Arizona won't challenge gay marriage ruling

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By Mike Gertzman By Mike Gertzman

PHOENIX (AP) -- Arizona's conservative attorney general, Tom Horne, says he won't challenge a federal court ruling that allows gay marriages to go forward in the state.

Horne's announcement Friday comes hours after a District Court decision that strikes down a 1996 state law and a 2008 voter-approved constitutional amendment that outlawed gay marriage.

U.S. District Judge John Sedwick's decision came after the 9th Circuit Court of Appeals ruling Oct. 7 that gay marriage prohibitions in Nevada and Idaho violated the equal-protection rights of same-sex couples.

Last week, the U.S. Supreme Court declined to hear appeals from several states seeking to retain their bans on same-sex marriage.

The move effectively legalized gay marriage in about 30 states.

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PHOENIX (AP) -- A federal judge has struck down Arizona's ban on gay marriage and cleared the way for legally recognized same-sex unions in the state.

The ruling Friday by U.S. District Judge John Sedwick bars state officials from enforcing a 1996 state law and a 2008 voter-approved constitutional amendment that outlawed gay marriage.

Sedwick ordered the state to "permanently cease" its ban on gay marriage and declined to stay his order.

The Arizona decision came after the 9th Circuit Court of Appeals ruled on Oct. 7 that gay marriage prohibitions in Nevada and Idaho violated the equal-protection rights of same-sex couples.

Last week, the U.S. Supreme Court declined to hear appeals from several states seeking to retain their bans on same-sex marriage.

The move effectively legalized gay marriage in about 30 states.

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Statement from Governor Jan Brewer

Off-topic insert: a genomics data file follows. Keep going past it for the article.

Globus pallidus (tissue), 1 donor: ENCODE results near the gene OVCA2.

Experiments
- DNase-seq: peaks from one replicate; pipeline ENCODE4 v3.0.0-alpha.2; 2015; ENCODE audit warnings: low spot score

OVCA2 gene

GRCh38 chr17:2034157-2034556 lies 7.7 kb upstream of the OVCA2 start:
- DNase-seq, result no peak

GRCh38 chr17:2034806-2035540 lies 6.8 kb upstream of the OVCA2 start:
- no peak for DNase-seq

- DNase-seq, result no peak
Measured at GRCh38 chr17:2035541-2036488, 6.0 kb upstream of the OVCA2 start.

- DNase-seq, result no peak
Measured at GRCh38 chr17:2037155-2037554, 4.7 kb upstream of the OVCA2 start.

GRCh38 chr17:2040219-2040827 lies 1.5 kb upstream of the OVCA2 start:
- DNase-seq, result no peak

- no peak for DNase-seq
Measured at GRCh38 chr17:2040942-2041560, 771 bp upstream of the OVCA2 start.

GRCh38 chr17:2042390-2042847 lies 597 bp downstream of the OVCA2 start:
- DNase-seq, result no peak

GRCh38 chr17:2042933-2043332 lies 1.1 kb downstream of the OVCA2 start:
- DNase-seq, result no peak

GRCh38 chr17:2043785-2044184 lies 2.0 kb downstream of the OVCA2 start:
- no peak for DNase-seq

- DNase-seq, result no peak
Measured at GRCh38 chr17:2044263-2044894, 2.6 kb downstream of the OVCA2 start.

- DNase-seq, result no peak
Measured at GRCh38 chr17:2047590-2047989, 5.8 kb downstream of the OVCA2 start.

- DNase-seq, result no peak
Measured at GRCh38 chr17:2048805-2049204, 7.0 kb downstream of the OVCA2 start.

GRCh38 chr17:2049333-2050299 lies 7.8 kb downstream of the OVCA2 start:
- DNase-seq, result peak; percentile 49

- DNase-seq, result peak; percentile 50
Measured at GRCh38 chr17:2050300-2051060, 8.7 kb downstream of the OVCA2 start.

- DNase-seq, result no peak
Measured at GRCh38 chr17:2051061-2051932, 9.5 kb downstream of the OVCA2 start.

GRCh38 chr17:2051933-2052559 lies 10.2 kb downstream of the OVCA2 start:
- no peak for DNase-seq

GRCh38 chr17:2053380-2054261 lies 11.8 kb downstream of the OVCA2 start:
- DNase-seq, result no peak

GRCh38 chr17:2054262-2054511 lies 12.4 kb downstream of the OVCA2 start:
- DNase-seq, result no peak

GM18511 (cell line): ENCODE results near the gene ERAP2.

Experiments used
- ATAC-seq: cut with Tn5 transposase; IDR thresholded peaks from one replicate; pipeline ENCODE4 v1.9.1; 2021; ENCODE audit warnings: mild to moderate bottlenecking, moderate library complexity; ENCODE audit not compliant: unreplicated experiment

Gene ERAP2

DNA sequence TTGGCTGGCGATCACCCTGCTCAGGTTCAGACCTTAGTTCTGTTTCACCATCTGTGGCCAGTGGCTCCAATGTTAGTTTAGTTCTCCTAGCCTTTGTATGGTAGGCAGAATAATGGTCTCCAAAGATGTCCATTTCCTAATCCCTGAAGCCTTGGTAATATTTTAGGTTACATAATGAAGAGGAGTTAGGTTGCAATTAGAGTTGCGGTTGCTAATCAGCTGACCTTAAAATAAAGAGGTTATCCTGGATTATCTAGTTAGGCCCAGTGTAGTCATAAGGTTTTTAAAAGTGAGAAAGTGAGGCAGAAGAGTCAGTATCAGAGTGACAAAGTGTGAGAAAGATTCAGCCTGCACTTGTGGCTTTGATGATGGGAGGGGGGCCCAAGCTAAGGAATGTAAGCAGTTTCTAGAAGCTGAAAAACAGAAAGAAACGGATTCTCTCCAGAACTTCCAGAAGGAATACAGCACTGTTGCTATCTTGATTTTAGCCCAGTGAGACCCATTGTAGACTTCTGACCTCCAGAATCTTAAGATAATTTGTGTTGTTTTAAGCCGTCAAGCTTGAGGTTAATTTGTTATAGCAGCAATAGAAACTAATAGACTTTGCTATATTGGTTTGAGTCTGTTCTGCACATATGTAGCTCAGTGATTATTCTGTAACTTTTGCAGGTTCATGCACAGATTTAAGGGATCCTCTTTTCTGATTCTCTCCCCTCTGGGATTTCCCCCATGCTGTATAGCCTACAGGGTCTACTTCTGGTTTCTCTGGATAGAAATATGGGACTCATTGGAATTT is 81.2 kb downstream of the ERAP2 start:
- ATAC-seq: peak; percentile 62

Ruling on Arizona’s Constitutional Amendment Defining Marriage

“In 2008, Arizona voters approved a state constitutional amendment to define marriage as a union of one man and one woman. Now, with their rulings, the federal courts have again thwarted the will of the people and further eroded the authority of states to regulate and uphold our laws.

“It is not only disappointing, but also deeply troubling, that unelected federal judges can dictate the laws of individual states, create rights based on their personal policy preferences and supplant the will of the people in an area traditionally left to the states for more than two hundred years. As Justice Scalia opined, such action is tantamount to ‘an assertion of judicial su¬premacy over the people’ and is an image of the judiciary ‘that would have been unrecognizable to those who wrote and ratified our national charter.’

“Simply put, courts should not be in the business of making and changing laws based on their personal agendas. It is not the role of the judiciary to determine that same-sex marriages should be allowed. Historically and traditionally, that power belongs to the states, and to the people. If society wants to recognize same-sex marriage or civil unions, that decision should be made through our elected representatives or at the ballot – not the courts.”

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